Bonesium Orc

Reaper Bones 77056: Orc Sniper (Archer) by Tre Manor
This is the figure from my Sculpey-baking experiment, all painted up and ready to go. It's a speed-paint with a very limited palette, since he's just going to be one among many orc-mooks, but I find it kind of suits him.

Super Sculpey and Bonesium

I like to mount my figures on steel washers, as I've mentioned before. That often means I have to extend the figure's base so that it doesn't look like it's just been plonked down on the washer.

Normally I use Green Stuff, but that takes an age to cure, and I don't really have as much patience as I ought. So I've been looking around for something that I can model easily and that cures quickly. Super Sculpey seems to fit the bill nicely.

It doesn't cure without being exposed to heat (130°C, 15 minutes per 6mm thickness), so I can take my time with modelling, unlike with fast-cure epoxy putties. I was a bit unsure whether the heat would be too much for a plastic miniature, but it seems to be fine: the Bonesium does get soft and wobbly, but the low temperature required to cure the Sculpey doesn't come close to melting it.

The only issue I've found with using Sculpey, as opposed to Green Stuff, is that it doesn't stick to the plastic very well at all. That's not a huge problem though, and I can see times when it would be a positive advantage.

New Toys


Yippee! New toys from Reaper!

  • Back left: 77184 Spirit of the Forest (x 2) — ents. Or treants, if you don't want to anger the Tolkien machine.
  • Back centre: 77103 Nor'Ock, Ettin — two heads good!
  • Back right: 77183 Frost Worm — a remorrhaz, basically, except for licencing purposes.
  • Front: 77185 Large Earth Elemental (x 3) — Grrg-nak! Grrg-nak!
  • plus a sample bottle of paint of horrible hue.

These things are amazing hard to photograph due to being incredibly white and ever so slightly translucent; this photo required considerable post-processing to get any detail showing at all.

Once again, they've sent me a sample pot of their paint. It's a pretty lurid, horrible pink, and I don't know that I'll get a lot of use out of it. I will be interested to see if this bottle suffers from the same flow restriction as the first they sent me.

Terrible Sword Babe

I've had this figure sitting on my painting table for years. Many, many years, since the late '90s or thereabouts. I never got around to finishing it because frankly I think it's a pretty awful figure; today I painted it pretty much just to get it out of the way.

It's a Citadel figure, and far from one of their best. Her grip on her sword is weird — I wouldn't say impossible, but definitely improbable. The armour is mostly pointless. And she's wearing a fucking thong. Jesus.

Now that I look at the base, it looks to me like she's sliding around on Green Slime. That'll end well.

Leftover Putty Monster — painted

Here's my Leftover Putty Monster, all painted up and ready to horrify a party of staunch, stolid adventurers with its incessant complaining, whining, and self-pity.

I'm kind of tempted to take a silicon rubber mould of the thing and pump out about a dozen, but we shall see. The mouth-cavities could prove to be problematic; I'd probably have to fill them a bit.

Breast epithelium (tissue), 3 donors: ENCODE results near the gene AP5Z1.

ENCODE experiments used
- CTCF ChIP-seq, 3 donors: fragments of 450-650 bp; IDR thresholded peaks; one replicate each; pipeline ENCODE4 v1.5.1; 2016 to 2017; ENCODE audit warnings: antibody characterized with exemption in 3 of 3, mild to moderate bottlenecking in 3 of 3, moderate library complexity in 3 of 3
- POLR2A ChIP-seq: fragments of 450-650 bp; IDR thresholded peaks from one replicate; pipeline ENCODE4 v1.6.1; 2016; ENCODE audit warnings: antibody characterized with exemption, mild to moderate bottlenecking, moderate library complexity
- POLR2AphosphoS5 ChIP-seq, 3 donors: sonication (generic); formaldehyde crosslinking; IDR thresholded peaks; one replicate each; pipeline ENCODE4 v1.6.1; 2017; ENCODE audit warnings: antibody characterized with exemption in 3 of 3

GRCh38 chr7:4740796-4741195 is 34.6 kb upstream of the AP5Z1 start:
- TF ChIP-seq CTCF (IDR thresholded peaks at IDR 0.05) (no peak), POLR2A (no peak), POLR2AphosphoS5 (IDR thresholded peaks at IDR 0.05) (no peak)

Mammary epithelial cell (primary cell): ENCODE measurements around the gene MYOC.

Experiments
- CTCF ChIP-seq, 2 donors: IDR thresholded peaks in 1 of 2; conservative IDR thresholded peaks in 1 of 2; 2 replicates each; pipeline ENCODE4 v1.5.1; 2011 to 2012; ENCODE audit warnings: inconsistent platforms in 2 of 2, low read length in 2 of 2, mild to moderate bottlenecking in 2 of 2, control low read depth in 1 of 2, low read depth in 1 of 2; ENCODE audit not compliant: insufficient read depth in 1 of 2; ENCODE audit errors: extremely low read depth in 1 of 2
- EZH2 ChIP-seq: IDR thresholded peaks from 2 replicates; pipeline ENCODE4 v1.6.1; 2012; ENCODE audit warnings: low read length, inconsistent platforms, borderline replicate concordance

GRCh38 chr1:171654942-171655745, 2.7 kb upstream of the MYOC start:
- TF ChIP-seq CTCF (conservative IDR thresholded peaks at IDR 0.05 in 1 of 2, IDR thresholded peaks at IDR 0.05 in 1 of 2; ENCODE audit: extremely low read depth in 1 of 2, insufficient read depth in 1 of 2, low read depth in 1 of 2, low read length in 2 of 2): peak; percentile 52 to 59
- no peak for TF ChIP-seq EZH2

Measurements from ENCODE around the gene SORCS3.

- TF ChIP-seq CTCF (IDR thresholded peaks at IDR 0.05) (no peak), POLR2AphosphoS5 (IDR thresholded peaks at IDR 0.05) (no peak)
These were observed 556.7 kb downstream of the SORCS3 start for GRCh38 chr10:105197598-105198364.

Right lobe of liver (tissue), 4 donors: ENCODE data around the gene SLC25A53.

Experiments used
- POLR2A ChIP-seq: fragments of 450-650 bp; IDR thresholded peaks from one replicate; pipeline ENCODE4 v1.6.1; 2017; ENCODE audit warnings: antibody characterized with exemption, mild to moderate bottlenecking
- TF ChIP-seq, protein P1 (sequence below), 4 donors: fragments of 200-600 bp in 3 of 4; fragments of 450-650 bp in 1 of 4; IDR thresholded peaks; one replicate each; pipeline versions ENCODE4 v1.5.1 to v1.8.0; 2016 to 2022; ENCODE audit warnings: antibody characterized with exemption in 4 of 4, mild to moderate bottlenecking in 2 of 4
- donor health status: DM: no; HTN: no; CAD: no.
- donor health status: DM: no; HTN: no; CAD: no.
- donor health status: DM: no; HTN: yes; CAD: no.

Leftover Putty Monster

I always mix too much putty. Always. Mostly I just toss the surplus, but from time to time I make it into something not too challenging. This is one of those times.

Because I've never got my act together to put together an armature, blobs of various sorts seem to be my go-to sculpting projects.

This little guy is all eyes and mouths. His skin is supposed to be coarsely textured, like an elephant's. He's about 20mm x 17mm x 10mm tall.

One of these days I'd like to get some very small ball-bearings or something, in various sizes, that I can use for eyeballs.

Figure Scale Comparison


Some guy on some forum was asking about the comparative sizes of figures in various scales, so I thought this might be a useful guide.

Vibius

Here's another figure I painted for our current AD&D party. This one is Vibius, a Roman ex-soldier, the character of my friend Joff.

The figure is a late Republican Roman centurion, one of the plastic set from Warlord Games. They're excellent models, and extremely cheap too, compared with metal 28mm figures — these ones work out to about $1.33 each, which would actually make a whole 28mm wargames army feasible. They do a range of waterslide transfers for the shield designs too, which would make recreating them well much, much easier, though as of writing they're mostly out of stock.

My knowledge of Roman arms is fairly sketchy, so I don't know just how accurate this paint-job is. It will do for me though.

Catriona


This is another figure from my pile of swag from the Reaper Bones Kickstarter. Unfortunately I don't know what the model number is; I can't find it in Reaper's online catalogue, and I suspect it's one of the ones that has been withdrawn due to moulding issues. It has very poorly defined detail in the hands and face, both of which are moderately important areas when you're modelling the human form. I've done what I can with paint, and it looks OK as long as you're not looking at it from two inches away.

It's a figure destined to represent my friend Andrew's character, Catriona the druid. There's a remarkable paucity of druid-suitable figures available of either sex, and this is the closest we could come from amongst the figures I have.

Yet another miniature painting WiP post

If I ever get back to DMing my own campaign, I might have the need for a half-orc or two. Fortunately, I got a half-orc or two (or three...